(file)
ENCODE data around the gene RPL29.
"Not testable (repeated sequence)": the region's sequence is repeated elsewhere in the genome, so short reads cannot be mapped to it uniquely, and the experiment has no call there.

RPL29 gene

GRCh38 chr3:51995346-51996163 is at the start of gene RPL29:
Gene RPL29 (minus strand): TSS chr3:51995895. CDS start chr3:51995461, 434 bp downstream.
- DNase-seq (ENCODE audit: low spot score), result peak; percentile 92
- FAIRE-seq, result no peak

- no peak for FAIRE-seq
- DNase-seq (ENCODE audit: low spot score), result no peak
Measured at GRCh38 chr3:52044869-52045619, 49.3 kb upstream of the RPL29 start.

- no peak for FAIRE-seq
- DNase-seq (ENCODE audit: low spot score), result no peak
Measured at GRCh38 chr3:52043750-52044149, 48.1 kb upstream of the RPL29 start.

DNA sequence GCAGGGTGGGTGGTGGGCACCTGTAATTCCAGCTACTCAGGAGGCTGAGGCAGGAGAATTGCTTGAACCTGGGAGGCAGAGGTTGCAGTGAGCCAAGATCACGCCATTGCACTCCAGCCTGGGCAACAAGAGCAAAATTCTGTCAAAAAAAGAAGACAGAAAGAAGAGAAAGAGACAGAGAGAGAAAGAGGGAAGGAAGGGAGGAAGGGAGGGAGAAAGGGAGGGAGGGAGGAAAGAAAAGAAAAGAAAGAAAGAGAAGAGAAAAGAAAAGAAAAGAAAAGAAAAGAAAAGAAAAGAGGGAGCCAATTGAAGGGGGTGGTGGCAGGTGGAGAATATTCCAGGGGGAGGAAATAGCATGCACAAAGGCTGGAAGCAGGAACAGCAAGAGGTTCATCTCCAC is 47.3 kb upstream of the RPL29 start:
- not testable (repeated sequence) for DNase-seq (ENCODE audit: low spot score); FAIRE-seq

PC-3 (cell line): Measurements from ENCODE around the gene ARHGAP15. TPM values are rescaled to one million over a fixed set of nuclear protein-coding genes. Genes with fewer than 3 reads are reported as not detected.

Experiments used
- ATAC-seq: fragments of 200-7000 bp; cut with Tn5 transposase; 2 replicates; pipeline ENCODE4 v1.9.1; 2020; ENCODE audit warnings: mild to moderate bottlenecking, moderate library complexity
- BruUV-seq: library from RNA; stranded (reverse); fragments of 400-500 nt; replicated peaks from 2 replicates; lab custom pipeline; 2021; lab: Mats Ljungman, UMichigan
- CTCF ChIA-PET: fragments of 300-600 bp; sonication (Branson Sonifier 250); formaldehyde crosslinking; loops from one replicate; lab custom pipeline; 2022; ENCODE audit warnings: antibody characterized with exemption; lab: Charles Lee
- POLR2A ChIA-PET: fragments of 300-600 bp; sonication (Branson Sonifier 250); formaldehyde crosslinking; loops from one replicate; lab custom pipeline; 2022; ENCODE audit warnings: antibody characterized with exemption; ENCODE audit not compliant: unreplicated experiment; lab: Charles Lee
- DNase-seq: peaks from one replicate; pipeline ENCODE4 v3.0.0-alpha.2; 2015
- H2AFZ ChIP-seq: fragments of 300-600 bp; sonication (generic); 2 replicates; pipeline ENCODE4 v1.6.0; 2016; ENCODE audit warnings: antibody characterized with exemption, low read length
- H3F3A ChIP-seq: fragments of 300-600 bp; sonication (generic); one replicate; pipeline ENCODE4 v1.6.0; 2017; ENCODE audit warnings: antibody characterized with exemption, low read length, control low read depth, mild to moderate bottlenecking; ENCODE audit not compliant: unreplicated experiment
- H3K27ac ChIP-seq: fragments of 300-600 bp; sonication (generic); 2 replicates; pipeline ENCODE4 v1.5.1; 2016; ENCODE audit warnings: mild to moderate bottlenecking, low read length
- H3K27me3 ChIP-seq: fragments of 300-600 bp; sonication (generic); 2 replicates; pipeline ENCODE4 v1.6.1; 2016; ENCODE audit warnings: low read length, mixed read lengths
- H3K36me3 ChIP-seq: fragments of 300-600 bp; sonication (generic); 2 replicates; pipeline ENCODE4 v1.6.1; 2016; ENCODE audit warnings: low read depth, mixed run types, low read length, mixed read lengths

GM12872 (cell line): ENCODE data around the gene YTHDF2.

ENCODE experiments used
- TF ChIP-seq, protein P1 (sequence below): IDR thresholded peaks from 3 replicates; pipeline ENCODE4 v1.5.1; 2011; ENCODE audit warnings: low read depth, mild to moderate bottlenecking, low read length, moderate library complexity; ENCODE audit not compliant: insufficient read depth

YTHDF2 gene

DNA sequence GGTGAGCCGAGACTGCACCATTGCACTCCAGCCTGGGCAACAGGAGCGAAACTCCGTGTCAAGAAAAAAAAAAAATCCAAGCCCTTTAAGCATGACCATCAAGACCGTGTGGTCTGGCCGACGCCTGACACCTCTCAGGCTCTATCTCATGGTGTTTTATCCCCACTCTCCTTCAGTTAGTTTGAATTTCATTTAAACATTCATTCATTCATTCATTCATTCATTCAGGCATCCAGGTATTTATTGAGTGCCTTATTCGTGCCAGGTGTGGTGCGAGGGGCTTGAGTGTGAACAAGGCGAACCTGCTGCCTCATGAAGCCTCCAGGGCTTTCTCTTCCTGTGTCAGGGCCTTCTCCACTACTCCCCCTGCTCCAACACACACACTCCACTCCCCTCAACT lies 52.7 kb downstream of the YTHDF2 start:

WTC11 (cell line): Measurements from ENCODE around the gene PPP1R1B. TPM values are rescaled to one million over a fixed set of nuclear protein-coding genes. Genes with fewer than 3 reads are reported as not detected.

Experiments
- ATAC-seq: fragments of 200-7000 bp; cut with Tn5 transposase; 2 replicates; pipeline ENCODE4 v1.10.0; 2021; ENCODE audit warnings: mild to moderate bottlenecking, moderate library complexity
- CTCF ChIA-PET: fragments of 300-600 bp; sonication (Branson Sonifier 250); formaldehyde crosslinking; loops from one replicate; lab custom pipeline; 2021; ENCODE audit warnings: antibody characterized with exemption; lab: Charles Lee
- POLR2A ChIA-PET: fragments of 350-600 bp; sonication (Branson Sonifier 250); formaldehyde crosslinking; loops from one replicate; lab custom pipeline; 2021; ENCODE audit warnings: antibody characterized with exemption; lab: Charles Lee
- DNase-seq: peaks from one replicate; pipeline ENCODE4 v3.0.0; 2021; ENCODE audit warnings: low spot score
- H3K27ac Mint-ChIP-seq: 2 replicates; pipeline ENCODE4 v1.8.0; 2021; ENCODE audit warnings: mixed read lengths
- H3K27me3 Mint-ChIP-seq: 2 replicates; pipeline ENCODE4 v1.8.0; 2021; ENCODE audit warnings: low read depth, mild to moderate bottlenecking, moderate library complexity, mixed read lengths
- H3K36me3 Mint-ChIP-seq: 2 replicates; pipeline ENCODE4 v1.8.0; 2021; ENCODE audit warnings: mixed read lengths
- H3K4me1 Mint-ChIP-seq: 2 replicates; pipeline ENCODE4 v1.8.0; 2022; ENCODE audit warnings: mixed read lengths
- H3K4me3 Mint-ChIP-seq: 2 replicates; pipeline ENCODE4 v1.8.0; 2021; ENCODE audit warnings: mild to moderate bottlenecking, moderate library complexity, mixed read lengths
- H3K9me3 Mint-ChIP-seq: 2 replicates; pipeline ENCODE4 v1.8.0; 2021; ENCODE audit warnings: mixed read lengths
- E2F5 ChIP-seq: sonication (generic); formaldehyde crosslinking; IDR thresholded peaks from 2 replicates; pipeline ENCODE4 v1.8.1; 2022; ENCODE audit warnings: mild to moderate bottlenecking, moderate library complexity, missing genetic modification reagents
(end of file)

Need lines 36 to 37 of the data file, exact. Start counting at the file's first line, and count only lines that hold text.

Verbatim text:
- CTCF ChIA-PET: fragments of 300-600 bp; sonication (Branson Sonifier 250); formaldehyde crosslinking; loops from one replicate; lab custom pipeline; 2021; ENCODE audit warnings: antibody characterized with exemption; lab: Charles Lee
- POLR2A ChIA-PET: fragments of 350-600 bp; sonication (Branson Sonifier 250); formaldehyde crosslinking; loops from one replicate; lab custom pipeline; 2021; ENCODE audit warnings: antibody characterized with exemption; lab: Charles Lee